3) Regular Season Would Mean More Rather Than Less – The small number of fans that are against going to a playoff system almost always argue that they do not want to diminish the importance of the college regular season (i.e. they say that the season is already a 12-week playoff). I sympathize with those thoughts. The beauty of the playoff/bowl hybrid is that every BCS conference regular season championship race now also has national championship implications as opposed to having just one or two games that matter across the country by the end of October.

A perfect example of the problems of the current system is how last season played out, where by the middle of the year the only games that had national implications were the ones involving USC and Texas. In my opinion, spending half the season where 60 games per week don’t really matter isn’t a great way to have a strong and interesting regular season for fans across the country. By using the playoff/bowl hybrid, however, the regular season will have more meaningful games involving more teams and conferences up until the last week since winning a BCS conference championship automatically means a chance to play for the national championship.

4) No More Judgment Calls Regarding Championship Participants – One of my biggest pet peeves over the past two seasons is hearing people state that the BCS system has “worked” since the best two teams have been placed in the National Final. This is a ridiculous notion – the BCS got lucky by having two straight years where there were only two teams at the end of the season that were undefeated. Did all of those current system supporters suddenly forget the previous seasons when there were multiple one-loss teams vying for a spot in the championship game based upon a convoluted formula? That is anything but a system that works.

Now, my proposal keeps the BCS rankings, but they are instead used for the two at-large spots as opposed to determining who should play in the final. While there would inevitably be controversy regarding which teams deserve those at-large spots, that would be no different than arguing about the last at-large spots to the NCAA Men’s Basketball Tournament. Besides, if a team takes care of business during the regular season and wins its BCS conference, that school is going to have an automatic chance for the national championship. Having controversy over a team that didn’t win a BCS conference getting into the playoffs is a lot more acceptable than what has happened under the current system, where top teams that did win their conferences have been denied a spot in the national final. It’s not perfect, but I believe that it’s a solid trade-off that’s on par with what is in place its college basketball counterparts.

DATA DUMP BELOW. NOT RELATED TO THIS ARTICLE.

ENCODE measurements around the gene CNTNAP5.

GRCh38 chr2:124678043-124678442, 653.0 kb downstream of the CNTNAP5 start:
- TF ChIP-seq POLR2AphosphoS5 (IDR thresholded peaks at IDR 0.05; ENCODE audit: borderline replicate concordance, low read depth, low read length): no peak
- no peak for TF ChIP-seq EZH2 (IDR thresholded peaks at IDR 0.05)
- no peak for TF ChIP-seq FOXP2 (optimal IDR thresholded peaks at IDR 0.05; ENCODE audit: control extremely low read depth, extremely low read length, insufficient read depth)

5) Tradition of the Bowls are Kept Intact – As a Big Ten alum and fan, there is definitely something special about the conference’s relationship with the Rose Bowl and the Pac-10 that I would never want to see go away. Under the playoff/bowl hybrid proposal, the paegentry and tradition of each of the BCS bowls would still carry on. Not only that, all of those bowls would matter again as the quarterfinals to the national championship as opposed to being the glorified consolation prizes that they are now.

There you have it – a proposal to create a college football playoff that also keeps the bowls and addresses all of the arguments that have been levied against a normal playoff system. The vast majority of sports fans want to see this happen and the BCS would make even more money than they do now. So, the only question is how much longer the presidents of the BCS schools continue to be stubbornly tied to a position that makes no sense. Judging by what little advancement there has been on this issue over the years, it will probably a lot longer than I’d care for.

About a week-and-a-half ago on a Saturday, a small fire occurred in the building next door to my company’s offices in the Loop. On the following Monday, every store and restaurant on the floor where the fire occurred, which includes Bank of America, Dunkin’ Donuts, Nestle Toll House Cookies, and Gateway Newsstands, was closed with the glaring exception of one right in the middle of it all: Starbucks. God forbid that the zombie-like addicts don’t get their caffeine crack during the Monday rush-hour. The point here is that whatever you think of Starbucks, they obviously have such a well-tuned disaster plan that they ought to be put in charge of running FEMA. Anyway, on to today’s links:

1) Welcome, All Chorizos! (Deadspin) – Usually, “South of the Border” to people from Wisconsin means FIBs.

2) 2008: The Case for Barack Obama (Washington Post) – If I were Barack, I’d be running for President right away. Out of the 5 Presidents that we’ve elected over the past 30 years, the only one that had any substantive national experience was George H.W. Bush. If anything, the more time that you spend in the U.S. Senate, the worse presidential candidate you become (see John Kerry, Al Gore, and Bob Dole).